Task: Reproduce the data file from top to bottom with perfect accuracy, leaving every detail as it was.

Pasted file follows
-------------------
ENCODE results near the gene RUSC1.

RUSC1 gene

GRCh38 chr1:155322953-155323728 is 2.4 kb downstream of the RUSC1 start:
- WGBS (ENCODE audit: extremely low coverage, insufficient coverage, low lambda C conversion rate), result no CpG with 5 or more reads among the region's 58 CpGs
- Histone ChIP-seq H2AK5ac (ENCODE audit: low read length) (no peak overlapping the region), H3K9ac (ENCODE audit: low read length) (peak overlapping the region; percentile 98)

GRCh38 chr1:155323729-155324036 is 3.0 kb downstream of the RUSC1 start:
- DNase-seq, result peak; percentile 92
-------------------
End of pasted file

ENCODE results near the gene RUSC1.

RUSC1 gene

GRCh38 chr1:155322953-155323728 is 2.4 kb downstream of the RUSC1 start:
- WGBS (ENCODE audit: extremely low coverage, insufficient coverage, low lambda C conversion rate), result no CpG with 5 or more reads among the region's 58 CpGs
- Histone ChIP-seq H2AK5ac (ENCODE audit: low read length) (no peak overlapping the region), H3K9ac (ENCODE audit: low read length) (peak overlapping the region; percentile 98)

GRCh38 chr1:155323729-155324036 is 3.0 kb downstream of the RUSC1 start:
- DNase-seq, result peak; percentile 92